Grow Bags Are Not As Protective On Cold Nights
Grow bags are more breathable than pots, but this comes at the expense of insulation. Grow bags allow more heat to escape, and the soil inside will cool down faster on cold nights.
This can kill plants left outside in grow bags if you get a late spring frost or early fall frost. The best way to avoid this problem is to check the weather forecast regularly.
If you see cold nights on the way, use a row cover, frost blanket, or some other type of extra insulation to wrap your plants and grow bags in the evening (before the cold sets in). Just remember to take away the insulation when a hot day approaches, or you will cook your plants!
For more information, check out my article on how to protect your plants from cold and frost.
Grow Bags Need More Frequent Watering
Grow bags allow better aeration and drainage than pots, but this is a double-edged sword. It means that you will also need to water them more frequently.
According to the Ohio State University Extension, grow bags may drain out so fast that they dry themselves out. The soil in grow bags dries out fast when the air is dry (low humidity), temperatures are high, and the sun is out.
This is a challenge if you go on long trips or vacations during the summer. To avoid this problem, try using a drip irrigation system.
This allows you to use a hose with drip emitters placed at intervals so that you can water multiple grow bags at once.
Drip irrigation systems can get expensive, and you might not want to deal with them. Instead, you can use a bottle or bucket watering system.
This type of system is cost-effective and ensures constant, even moisture levels in the soil within a grow bag.
You can learn more about self-watering containers from the University of Maryland Extension.
Where Can You Get Grow Bags?
You can either make your own grow bags or buy them. Let’s start off with custom grow bags.
Make Your Own Grow Bags
If you want to recycle while gardening on a budget, making your own grow bags is the way to go. You can make your own grow bags if you are handy – but if not, you can still try!
First, find a bag that has the proper volume for your planting needs. Harvest to Table has a helpful article that gives the container size for different types of plants.
Next, cut small holes for aeration and watering in the sides of the bag, near the bottom. You don’t have to do this, but it can help if you are using a bag that is made of a less water-permeable material.
If you opt to use fabric instead of plastic, one option is landscape fabric. If you want the grow bag to be biodegradable, you may need to do some research to find fabric that fits the bill.
It will take some extra work to find the fabric, measure the lengths, cut the pieces, and stitch it together properly. However, the benefit is that you can customize the exact shape that you want!
For example, let’s say you want a round grow bag that is 12 inches high and 10 inches in diameter. Then you would need 2 pieces of fabric.
The first piece of fabric, for the base, is a circle 10 inches in diameter. The circumference (perimeter of the circle) will be about 31.4 inches (circumference equals pi times diameter, where pi is about 3.14).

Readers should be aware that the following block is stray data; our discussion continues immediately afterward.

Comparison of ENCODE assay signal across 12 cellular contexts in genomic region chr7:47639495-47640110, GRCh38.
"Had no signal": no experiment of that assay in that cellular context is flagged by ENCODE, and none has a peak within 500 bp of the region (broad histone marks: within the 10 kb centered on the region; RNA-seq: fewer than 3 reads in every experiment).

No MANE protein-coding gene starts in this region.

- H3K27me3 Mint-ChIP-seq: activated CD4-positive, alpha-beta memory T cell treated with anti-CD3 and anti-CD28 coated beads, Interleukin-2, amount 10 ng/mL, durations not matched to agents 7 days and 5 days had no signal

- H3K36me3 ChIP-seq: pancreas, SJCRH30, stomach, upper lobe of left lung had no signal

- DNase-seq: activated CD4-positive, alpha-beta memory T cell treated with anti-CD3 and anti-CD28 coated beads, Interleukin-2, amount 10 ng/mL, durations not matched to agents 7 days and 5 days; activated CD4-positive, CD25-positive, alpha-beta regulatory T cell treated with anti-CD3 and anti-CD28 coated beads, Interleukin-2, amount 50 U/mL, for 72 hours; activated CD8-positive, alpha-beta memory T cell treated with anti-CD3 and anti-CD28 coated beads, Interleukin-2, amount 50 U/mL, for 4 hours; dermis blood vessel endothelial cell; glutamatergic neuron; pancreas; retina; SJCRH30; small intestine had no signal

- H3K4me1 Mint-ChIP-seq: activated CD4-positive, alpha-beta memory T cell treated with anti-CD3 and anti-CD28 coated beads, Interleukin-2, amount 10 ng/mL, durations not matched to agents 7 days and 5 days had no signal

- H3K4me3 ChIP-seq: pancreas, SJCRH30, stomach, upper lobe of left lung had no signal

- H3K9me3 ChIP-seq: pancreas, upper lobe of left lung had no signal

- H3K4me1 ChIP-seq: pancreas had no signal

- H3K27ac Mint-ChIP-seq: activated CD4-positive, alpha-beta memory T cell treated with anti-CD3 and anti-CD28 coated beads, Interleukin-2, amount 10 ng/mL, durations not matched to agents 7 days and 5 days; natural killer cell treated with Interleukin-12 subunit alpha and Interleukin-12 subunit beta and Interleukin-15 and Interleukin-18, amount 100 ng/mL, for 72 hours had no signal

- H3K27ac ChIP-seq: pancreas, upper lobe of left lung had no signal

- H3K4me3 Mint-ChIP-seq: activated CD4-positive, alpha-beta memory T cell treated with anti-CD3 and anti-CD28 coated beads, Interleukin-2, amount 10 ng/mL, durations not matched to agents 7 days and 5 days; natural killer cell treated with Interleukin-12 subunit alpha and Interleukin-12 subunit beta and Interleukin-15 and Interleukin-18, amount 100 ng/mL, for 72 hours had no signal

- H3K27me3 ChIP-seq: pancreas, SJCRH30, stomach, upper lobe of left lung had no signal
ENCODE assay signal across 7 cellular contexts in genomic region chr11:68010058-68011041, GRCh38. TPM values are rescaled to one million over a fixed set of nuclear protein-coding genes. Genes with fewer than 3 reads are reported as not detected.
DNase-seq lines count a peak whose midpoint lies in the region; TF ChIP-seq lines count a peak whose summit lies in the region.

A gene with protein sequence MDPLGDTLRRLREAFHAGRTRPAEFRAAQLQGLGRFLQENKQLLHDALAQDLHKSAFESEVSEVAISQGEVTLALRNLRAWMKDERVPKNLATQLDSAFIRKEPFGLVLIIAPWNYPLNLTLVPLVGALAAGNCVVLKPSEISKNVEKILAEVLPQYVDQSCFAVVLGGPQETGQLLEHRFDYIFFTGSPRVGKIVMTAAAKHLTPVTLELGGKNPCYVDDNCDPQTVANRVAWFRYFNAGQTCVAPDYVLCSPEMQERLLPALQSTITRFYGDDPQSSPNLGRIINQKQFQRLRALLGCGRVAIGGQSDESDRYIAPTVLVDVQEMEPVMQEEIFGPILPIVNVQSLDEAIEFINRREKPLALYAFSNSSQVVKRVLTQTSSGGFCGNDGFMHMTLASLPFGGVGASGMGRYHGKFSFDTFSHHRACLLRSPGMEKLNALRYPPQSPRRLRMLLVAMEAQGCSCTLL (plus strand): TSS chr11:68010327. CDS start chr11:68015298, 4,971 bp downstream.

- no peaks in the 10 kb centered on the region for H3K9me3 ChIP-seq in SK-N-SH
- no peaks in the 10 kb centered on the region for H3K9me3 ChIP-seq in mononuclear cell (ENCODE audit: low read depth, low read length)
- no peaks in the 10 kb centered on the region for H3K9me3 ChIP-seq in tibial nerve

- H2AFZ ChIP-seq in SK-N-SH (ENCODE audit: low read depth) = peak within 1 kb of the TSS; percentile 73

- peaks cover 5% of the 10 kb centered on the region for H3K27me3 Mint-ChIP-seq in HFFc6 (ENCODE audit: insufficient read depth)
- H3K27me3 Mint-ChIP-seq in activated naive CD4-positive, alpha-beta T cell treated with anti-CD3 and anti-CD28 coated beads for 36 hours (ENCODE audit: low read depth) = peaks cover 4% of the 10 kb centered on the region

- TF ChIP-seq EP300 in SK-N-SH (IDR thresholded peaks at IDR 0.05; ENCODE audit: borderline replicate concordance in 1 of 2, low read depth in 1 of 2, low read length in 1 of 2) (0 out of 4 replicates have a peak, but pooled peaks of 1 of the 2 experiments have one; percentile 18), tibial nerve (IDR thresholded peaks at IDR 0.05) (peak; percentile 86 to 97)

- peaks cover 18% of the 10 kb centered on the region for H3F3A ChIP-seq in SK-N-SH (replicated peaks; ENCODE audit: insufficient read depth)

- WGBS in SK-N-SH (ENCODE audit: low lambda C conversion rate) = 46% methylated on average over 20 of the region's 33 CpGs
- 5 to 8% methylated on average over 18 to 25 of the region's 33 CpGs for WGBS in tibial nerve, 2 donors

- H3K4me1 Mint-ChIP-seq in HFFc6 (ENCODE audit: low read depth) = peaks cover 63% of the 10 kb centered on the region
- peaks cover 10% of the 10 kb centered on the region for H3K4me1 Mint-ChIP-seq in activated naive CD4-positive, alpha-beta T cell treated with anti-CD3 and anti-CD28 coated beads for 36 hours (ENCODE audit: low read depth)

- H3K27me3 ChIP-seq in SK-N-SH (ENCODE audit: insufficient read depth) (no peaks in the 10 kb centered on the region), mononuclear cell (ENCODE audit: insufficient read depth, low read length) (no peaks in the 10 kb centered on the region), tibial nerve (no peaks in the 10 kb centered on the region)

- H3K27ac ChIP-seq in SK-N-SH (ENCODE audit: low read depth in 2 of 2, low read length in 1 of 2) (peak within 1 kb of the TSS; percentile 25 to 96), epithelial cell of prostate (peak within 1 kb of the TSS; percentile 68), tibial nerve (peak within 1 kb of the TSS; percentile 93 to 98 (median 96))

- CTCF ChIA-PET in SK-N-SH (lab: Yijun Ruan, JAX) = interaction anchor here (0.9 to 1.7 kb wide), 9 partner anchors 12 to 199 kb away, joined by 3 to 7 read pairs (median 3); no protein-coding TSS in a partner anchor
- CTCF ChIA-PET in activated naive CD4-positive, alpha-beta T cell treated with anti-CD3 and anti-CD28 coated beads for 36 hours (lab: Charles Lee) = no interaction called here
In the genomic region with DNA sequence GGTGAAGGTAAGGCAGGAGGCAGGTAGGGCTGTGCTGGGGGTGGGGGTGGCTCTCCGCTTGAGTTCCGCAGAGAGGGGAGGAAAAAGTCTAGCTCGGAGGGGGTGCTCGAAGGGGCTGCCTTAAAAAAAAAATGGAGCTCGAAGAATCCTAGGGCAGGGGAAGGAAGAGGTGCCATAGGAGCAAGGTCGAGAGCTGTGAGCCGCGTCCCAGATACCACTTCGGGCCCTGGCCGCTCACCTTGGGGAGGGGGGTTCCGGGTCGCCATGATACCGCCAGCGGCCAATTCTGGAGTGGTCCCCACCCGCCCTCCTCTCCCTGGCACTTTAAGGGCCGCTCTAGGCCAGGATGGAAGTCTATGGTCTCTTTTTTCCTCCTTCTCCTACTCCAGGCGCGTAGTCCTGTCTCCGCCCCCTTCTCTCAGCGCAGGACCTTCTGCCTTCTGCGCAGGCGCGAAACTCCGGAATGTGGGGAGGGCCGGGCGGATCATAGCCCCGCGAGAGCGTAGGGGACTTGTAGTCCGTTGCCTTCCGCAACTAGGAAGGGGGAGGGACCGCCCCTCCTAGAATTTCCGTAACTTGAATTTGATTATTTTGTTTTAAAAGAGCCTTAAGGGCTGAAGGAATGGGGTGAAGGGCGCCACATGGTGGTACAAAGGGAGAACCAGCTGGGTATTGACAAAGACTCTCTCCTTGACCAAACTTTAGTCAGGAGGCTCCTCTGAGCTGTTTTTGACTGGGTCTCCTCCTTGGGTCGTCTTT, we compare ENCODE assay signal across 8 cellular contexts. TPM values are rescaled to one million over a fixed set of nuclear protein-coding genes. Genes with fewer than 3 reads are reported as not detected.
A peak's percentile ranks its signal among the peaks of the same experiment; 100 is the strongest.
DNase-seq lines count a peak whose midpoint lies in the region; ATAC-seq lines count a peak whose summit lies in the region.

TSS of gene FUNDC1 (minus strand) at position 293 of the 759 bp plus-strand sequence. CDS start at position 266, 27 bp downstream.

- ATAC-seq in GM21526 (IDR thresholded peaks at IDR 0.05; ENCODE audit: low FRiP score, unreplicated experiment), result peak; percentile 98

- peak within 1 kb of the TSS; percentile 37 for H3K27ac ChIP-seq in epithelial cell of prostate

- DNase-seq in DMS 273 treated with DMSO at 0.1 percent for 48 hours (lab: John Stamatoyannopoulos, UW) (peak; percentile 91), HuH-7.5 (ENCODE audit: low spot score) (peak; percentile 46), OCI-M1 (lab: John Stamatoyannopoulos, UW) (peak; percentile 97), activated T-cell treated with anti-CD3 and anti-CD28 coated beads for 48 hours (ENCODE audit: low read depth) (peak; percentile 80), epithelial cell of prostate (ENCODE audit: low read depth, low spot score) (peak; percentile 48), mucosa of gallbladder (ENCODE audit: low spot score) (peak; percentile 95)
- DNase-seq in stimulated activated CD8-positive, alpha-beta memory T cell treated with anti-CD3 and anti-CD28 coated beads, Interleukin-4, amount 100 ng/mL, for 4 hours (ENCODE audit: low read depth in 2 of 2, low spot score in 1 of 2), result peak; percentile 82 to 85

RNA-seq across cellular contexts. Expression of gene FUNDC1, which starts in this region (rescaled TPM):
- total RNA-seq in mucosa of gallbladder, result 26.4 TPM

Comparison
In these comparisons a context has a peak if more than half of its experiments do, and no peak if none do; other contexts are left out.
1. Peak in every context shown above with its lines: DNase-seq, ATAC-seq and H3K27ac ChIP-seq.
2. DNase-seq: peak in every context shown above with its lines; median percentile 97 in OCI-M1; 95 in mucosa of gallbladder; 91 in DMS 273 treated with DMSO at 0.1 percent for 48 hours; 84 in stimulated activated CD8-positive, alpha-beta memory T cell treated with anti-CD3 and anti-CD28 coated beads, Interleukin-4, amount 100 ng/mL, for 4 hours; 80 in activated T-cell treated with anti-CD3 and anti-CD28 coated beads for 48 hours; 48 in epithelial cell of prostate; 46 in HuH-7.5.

This means that you will need a second rectangular piece of fabric that is 12 inches long (height of the bag) by 31.4 inches wide (the circumference of the bag).
Once you have your pieces cut, you will need to curl the 12 by 31.4 piece of fabric into a circle, and then stitch the two ends together to form a “tube”. Then, you will need to stitch the circular bottom piece to the circular “tube”.
For other dimensions, simply multiply by the proper ratio. For example, let’s say you want to double the diameter to 20 inches. Then you need a circular piece of diameter 20 inches, and a rectangular piece that is 62.8 inches wide.
To change the height, simply change the length of the rectangular piece. To find the volume of your grow bag, use the formula:
- Volume = 0.79 x (height of bag) x (diameter of bag) x (diameter of bag)
Once you have your bag made, fill the bag with soil, fertilize as needed, and then plant your seed or seedling. Then, water regularly, using a hose, drip emitter, or water bottle setup as mentioned earlier.
Buy Grow Bags
You can buy pre-made grow bags at a garden center, such as Home Depot or Lowe’s. You can also buy grow bags online.
One source of grow bags is Gardener’s Supply Company. For more info and pricing, check out grow bags on the Gardener’s Supply Company website.
If moving the bags is important to you, make sure to buy grow bags with handles. For larger sizes (50, 100, or 200 gallons), the bag will be extremely heavy when it contains wet soil.
For large grow bags, the soil can get pretty heavy, especially after rain. You might want some type of cart or dolly to help you move bigger grow bags.
The Penn State University Extension suggests that certain plants (such as raspberries) may break through grow bags (especially thin plastic ones). Raspberry bushes can spread by underground lateral roots, and this underground growth is more likely to damage a grow bag.
Hopefully, this article shed some light on grow bags, their purpose, and how they can help you in your garden.
For some ideas about what you can grow, check out my article on what you can grow in grow bags.